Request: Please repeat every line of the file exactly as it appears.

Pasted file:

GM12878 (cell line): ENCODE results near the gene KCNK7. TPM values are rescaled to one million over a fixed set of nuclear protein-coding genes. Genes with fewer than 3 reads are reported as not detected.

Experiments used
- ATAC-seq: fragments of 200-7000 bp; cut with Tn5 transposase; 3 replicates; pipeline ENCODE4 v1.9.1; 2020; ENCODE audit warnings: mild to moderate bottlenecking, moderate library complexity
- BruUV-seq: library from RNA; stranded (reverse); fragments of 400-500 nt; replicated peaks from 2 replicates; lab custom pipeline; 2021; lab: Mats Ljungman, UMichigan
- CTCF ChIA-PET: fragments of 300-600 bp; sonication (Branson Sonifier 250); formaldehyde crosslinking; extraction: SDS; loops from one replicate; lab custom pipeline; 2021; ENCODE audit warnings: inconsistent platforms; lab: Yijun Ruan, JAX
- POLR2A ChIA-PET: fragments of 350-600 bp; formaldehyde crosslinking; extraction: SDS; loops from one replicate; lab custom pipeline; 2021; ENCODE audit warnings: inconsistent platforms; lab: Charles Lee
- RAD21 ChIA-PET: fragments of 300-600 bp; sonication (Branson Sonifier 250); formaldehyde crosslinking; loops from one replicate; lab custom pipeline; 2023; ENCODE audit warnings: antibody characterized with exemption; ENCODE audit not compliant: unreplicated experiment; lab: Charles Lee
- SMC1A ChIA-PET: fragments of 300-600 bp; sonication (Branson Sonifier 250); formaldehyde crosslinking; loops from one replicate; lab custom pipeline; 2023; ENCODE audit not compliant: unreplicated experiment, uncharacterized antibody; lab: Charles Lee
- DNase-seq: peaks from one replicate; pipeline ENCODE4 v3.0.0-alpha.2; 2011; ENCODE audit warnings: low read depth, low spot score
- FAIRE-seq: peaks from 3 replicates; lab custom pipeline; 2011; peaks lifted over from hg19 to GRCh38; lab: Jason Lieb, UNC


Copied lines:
GM12878 (cell line): ENCODE results near the gene KCNK7. TPM values are rescaled to one million over a fixed set of nuclear protein-coding genes. Genes with fewer than 3 reads are reported as not detected.

Experiments used
- ATAC-seq: fragments of 200-7000 bp; cut with Tn5 transposase; 3 replicates; pipeline ENCODE4 v1.9.1; 2020; ENCODE audit warnings: mild to moderate bottlenecking, moderate library complexity
- BruUV-seq: library from RNA; stranded (reverse); fragments of 400-500 nt; replicated peaks from 2 replicates; lab custom pipeline; 2021; lab: Mats Ljungman, UMichigan
- CTCF ChIA-PET: fragments of 300-600 bp; sonication (Branson Sonifier 250); formaldehyde crosslinking; extraction: SDS; loops from one replicate; lab custom pipeline; 2021; ENCODE audit warnings: inconsistent platforms; lab: Yijun Ruan, JAX
- POLR2A ChIA-PET: fragments of 350-600 bp; formaldehyde crosslinking; extraction: SDS; loops from one replicate; lab custom pipeline; 2021; ENCODE audit warnings: inconsistent platforms; lab: Charles Lee
- RAD21 ChIA-PET: fragments of 300-600 bp; sonication (Branson Sonifier 250); formaldehyde crosslinking; loops from one replicate; lab custom pipeline; 2023; ENCODE audit warnings: antibody characterized with exemption; ENCODE audit not compliant: unreplicated experiment; lab: Charles Lee
- SMC1A ChIA-PET: fragments of 300-600 bp; sonication (Branson Sonifier 250); formaldehyde crosslinking; loops from one replicate; lab custom pipeline; 2023; ENCODE audit not compliant: unreplicated experiment, uncharacterized antibody; lab: Charles Lee
- DNase-seq: peaks from one replicate; pipeline ENCODE4 v3.0.0-alpha.2; 2011; ENCODE audit warnings: low read depth, low spot score
- FAIRE-seq: peaks from 3 replicates; lab custom pipeline; 2011; peaks lifted over from hg19 to GRCh38; lab: Jason Lieb, UNC